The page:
Actually, this title’s a sprat to catch a mackerel: my reading progress appears to have been minimal this month, as you may have noticed from my February posts. I’ve read a couple of kids’ books (one of which was a reread and actually completed in January), a non-fiction history (granted, it’s over 500 pages of smallish print) and a modern take on the Alice books; and I’ve started a couple of classics. That’s still barely one a week.
True, I’ve been involved in other matters, mostly musical — choral singing (a scratch Mozart Requiem as well as a scratch Mahler Resurrection Symphony for example) and piano accompanying — but that shouldn’t really have impinged much on reading time, though it did reduce the time I might’ve dedicated to composing posts.
But, really, what I should be considering is less progress than process.
Because I haven’t just been pondering books I’ve actually completed. The state of the world we’re in and the prevailing mindsets that have been exposed have exercised my mind as much as it has that of fellow bloggers. So, I’ve asked What is Truth? and praised political correctness as a corrective to the open season that seems to have been declared on
hunting victimising. I’ve noted the prescience of Nikola Tesla where technology was concerned but also pointed out where he was over-optimistic when predicting political and sociological change.
But we must nevertheless cultivate optimism if we’re not to fall easy prey to institutionally-sanctioned bullying. Children’s literature often focuses on righting wrongs, as we saw with Erich Kästner’s Emil and the Detectives, written at around the same time as Tesla was peering into the future. And of course Joan Aiken’s The Stolen Lake, on which — in case you hadn’t noticed — I’ve posted at inordinate length, the equally resourceful Dido Twite manages to elude the machinations of a delusional autocrat in their tower and helps effect regime change of a benign kind. If only real life could parallel fiction.
But I should be talking about process. While I have yet to publish many reviews this month (and February’s not over yet) that doesn’t mean I’m not immersed in half-finished books: at present I’m simultaneously reading two classics. One is Jane Austen’s Emma, the last of her novels to be published in her lifetime, at the end of 1815; she died two hundred years ago, and — if perchance you’d missed the fact — the world is gearing up for valedictory celebrations in a few months. Ironic that Emma appeared when Europe had come together to defeat a French dictator when two centuries later that same Europe, if reports are to be believed, is experiencing shocks that may well tear it apart after a half-century of closer co-operation. The other modern classic I’ve started is Sinclair Lewis’ It Can’t Happen Here, about a fascist President of the United States. Sound familiar? (Penguin Books have cunningly republished this in paperback this very year, no doubt anticipating commercial reward at a time when fact seems to proving stranger than fiction.)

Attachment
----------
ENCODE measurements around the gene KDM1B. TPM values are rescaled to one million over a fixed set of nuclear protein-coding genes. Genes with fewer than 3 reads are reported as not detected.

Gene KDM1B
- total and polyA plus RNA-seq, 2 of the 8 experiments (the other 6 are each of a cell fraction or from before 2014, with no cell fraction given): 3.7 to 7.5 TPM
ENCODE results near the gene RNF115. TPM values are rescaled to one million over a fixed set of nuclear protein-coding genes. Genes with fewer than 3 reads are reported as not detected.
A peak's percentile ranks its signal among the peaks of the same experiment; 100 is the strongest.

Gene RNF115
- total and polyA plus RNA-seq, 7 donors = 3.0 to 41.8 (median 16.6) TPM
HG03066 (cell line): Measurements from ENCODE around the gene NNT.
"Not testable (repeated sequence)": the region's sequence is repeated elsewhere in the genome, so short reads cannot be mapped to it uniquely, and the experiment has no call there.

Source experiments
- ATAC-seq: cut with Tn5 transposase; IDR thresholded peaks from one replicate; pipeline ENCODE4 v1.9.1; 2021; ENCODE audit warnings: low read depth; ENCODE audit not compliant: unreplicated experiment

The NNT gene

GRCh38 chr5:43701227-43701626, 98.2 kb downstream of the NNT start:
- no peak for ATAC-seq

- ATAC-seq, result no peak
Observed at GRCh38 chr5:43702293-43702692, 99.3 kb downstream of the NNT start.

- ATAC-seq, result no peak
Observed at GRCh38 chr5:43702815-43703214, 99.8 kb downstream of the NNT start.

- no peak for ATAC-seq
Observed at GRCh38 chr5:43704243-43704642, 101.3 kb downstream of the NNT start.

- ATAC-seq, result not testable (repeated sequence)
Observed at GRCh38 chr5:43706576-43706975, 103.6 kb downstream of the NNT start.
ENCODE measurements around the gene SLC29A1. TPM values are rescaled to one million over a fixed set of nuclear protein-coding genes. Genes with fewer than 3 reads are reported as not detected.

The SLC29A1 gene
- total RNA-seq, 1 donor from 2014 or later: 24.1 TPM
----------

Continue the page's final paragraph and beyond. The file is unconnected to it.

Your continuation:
Then there’s Gregory Maguire’s After Alice, which I’ve just completed and about which I’m still ruminating. I can’t decide if it’s ‘good’ or ‘bad’; it’s definitely not ‘wicked’* but it’s certainly curious. The more I consider it the more it insinuates itself into the wormholes (or should that be rabbit holes?) of my mind. A fully considered opinion will doubtless suggest itself in due course, but I note that he includes aspects of emancipation — of blacks and females — in his novel. Again, all strangely relevant to current events.
Finally, I should mention two items that also appear to be in part following a similar theme. I’m composing a review of Steve Silberman’s NeuroTribes, a review of the recent history of autism. You may know that, being on the spectrum myself, I have a personal interest in how this condition has been diagnosed; so I was particularly interested in how authorities in Europe and America regarded and subsequently treated those with autism over the years. I can tell you it has not, on the whole, been a happy story, rather one with institutionalised victimisation.
The other area I’ve been examining is local claims that Tolkien’s Shire was based on an area on the Welsh Marches, as described in The Hobbit and The Lord of the Rings. Whether it was or not is perhaps less important than that some commentators should actually lay claim to it, as though some of the magic of these fantasies would by association rub off on the Black Mountains and the Vale of Usk. What we mustn’t lose sight of though is that — like the children’s novels I mentioned earlier — Tolkien’s fictions focus on the power of the lowly individual to make a positive difference in countering oppressive regimes, to the extent that they are decisively overcome.
There we have it, then. Synchronicity of a sort in action, where much of what I’ve read has a bearing directly or indirectly on contemporary events. Let’s fervently hope that this month’s musical experiences — of Mozart’s Requiem and Mahler’s Resurrection Symphony — are only temporary commentaries on the nadir that precedes our ascent from the present Slough of Despond.
* Yes, Maguire is also the author of Wicked, though I haven’t read it. Yet.